Motorola Droid Razr M, $100, www.motorola.com
The iPhone has so commanded the spotlight, you would think there were no other phones being produced.
But there are, and some good ones, too. Case in point: the Motorola Droid Razr M, a slightly downsized Razr Maxx that has many of its big brother's features, including some you won't find on the iPhone.
Among the features are Google maps and the YouTube app. Unlike the iPhone, the Razr M has a micro SD card slot, so you can add memory.
The phone even accommodates near-field communications. That means it has a supershort-distance radio that can be used to share data by bumping with similarly equipped phones. That feature may mean you will eventually be able to make purchases with Google Wallet.
The phone cleverly packs a vivid 4.3-inch Amoled screen into a handset just slightly larger, at 4.8 by 2.3 inches. The set is a third of an inch thick and lightweight at 4.4 ounces. The back is matte Kevlar, which makes smudgy fingerprints surprisingly apparent.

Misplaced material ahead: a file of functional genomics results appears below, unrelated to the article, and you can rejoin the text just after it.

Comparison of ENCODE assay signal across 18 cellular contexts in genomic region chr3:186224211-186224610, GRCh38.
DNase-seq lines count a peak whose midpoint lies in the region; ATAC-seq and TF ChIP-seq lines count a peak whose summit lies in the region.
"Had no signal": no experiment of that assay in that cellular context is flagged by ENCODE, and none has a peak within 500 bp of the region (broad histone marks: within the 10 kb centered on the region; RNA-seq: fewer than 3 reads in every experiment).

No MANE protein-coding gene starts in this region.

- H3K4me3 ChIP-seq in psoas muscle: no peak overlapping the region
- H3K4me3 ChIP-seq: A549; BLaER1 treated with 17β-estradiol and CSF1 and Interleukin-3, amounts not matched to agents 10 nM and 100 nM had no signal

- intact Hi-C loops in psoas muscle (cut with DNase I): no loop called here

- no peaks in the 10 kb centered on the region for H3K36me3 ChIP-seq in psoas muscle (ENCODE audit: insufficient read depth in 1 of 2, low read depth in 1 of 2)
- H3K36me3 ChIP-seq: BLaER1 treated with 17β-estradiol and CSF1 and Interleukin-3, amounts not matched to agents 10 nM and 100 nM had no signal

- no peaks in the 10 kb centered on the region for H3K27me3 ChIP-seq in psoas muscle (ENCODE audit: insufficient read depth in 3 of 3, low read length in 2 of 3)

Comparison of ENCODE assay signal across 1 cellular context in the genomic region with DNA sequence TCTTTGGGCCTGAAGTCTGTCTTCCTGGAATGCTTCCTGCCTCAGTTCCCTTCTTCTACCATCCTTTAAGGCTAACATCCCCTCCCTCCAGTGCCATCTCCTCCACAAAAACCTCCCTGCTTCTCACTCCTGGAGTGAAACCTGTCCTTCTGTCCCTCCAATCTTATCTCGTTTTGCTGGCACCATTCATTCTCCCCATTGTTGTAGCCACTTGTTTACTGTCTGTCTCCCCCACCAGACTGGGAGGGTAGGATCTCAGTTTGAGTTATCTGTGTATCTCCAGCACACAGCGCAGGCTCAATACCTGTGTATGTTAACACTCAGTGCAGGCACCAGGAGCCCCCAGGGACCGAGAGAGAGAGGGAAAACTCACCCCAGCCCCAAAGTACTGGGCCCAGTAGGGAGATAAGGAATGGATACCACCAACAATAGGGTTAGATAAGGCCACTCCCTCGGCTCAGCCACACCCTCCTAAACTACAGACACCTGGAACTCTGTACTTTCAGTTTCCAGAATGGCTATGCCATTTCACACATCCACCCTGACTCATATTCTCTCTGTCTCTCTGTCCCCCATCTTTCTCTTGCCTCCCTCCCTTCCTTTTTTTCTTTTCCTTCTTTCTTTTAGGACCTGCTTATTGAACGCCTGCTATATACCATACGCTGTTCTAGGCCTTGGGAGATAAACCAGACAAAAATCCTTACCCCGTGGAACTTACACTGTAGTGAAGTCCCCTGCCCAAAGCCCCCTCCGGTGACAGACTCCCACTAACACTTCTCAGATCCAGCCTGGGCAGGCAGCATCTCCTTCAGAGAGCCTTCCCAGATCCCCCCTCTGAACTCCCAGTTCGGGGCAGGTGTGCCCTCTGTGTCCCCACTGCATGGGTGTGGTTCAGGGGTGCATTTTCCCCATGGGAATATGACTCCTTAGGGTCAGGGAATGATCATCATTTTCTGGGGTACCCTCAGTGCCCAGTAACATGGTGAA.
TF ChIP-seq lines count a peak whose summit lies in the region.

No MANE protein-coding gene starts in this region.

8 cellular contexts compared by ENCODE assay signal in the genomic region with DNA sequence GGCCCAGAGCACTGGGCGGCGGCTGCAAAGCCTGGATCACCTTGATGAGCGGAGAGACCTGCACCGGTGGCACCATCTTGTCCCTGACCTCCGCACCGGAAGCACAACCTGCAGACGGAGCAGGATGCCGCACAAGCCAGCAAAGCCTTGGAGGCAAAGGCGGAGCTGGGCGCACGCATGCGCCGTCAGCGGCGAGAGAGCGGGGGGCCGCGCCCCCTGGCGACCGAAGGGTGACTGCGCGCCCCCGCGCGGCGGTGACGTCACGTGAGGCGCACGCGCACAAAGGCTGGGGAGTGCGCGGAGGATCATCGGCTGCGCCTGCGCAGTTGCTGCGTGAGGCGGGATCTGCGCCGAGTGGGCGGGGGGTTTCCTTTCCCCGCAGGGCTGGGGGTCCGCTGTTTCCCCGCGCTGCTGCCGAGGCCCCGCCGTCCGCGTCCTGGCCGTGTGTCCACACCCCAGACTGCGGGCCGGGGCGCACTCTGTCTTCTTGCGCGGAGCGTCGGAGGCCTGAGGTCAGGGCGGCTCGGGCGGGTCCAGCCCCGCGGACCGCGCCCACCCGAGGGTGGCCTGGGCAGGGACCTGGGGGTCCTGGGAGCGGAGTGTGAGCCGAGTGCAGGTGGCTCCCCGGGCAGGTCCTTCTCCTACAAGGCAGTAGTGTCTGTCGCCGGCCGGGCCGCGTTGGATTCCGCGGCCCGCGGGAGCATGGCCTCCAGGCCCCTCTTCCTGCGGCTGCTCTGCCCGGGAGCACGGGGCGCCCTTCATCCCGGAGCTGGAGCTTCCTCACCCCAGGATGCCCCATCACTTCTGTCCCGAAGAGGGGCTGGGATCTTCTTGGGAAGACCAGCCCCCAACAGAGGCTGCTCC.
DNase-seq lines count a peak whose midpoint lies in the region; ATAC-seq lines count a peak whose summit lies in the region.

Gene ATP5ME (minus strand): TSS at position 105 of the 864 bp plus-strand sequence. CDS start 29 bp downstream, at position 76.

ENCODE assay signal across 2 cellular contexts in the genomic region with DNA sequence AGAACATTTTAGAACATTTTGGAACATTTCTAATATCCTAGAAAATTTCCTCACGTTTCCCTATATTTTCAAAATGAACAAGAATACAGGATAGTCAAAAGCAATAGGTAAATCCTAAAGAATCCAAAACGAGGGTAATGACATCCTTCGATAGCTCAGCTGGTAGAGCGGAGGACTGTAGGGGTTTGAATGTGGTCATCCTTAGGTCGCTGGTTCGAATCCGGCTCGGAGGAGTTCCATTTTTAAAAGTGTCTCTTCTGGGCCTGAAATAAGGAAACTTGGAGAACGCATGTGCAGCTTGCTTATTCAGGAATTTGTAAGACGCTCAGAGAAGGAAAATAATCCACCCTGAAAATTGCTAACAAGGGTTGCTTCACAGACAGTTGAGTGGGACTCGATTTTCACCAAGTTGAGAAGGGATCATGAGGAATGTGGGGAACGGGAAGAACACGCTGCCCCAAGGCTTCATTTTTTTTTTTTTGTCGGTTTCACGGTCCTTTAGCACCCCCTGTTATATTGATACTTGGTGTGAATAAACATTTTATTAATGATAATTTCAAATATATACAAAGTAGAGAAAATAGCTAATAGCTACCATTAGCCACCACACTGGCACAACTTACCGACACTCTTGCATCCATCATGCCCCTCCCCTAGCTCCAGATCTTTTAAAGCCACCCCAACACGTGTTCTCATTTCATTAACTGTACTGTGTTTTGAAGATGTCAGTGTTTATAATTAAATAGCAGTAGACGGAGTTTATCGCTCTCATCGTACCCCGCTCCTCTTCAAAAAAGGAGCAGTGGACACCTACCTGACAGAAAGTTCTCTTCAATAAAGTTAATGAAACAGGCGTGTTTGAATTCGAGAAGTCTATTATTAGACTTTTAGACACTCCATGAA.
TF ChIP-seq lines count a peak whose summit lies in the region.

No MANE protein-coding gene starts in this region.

Call quality was good over the 4G LTE network. The camera is 8 megapixels with an LED flash.
The phone lacks the latest Android operating system. It has 4.0 Ice Cream Sandwich, not 4.1 Jellybean, but it is still very capable. It is available through Verizon at $100, with rebate and two-year contract.
MILK CRATE STORAGE
GETS AN UPGRADE
Crates, $20, www.quirky.com
Quirky, the design collective whose products are often true to its name, has melded milk crate shelving, Lego blocks and hipster design to create Crates, a modular shelving system with dorm rooms in mind that is a natural for storing electronics.
The crates are 14-inch plastic cubes with one open side and holes in the others. Those holes, which accommodate wiring, allow for legs or casters to be installed on the crates, and couplers can be used to stack the crates.
The genius of the system is in its array of accessories for custom designs. There are drawers, pegs for hangers, and cork and dry erase boards that mount to the side. There is also a butcher block game board, a cable management system and a cushion that turns the crate into a seat.
The crates snap together in a Lego-like system. In a test, the fiberglass-reinforced polypropylene crates seemed sturdy and they assembled easily. It was much less trouble than the average Ikea product. With a little ingenuity, you can assemble a media center or computer desk.
The crates cost $20 each and can be found online through OfficeMax.
NEW YORK TIMES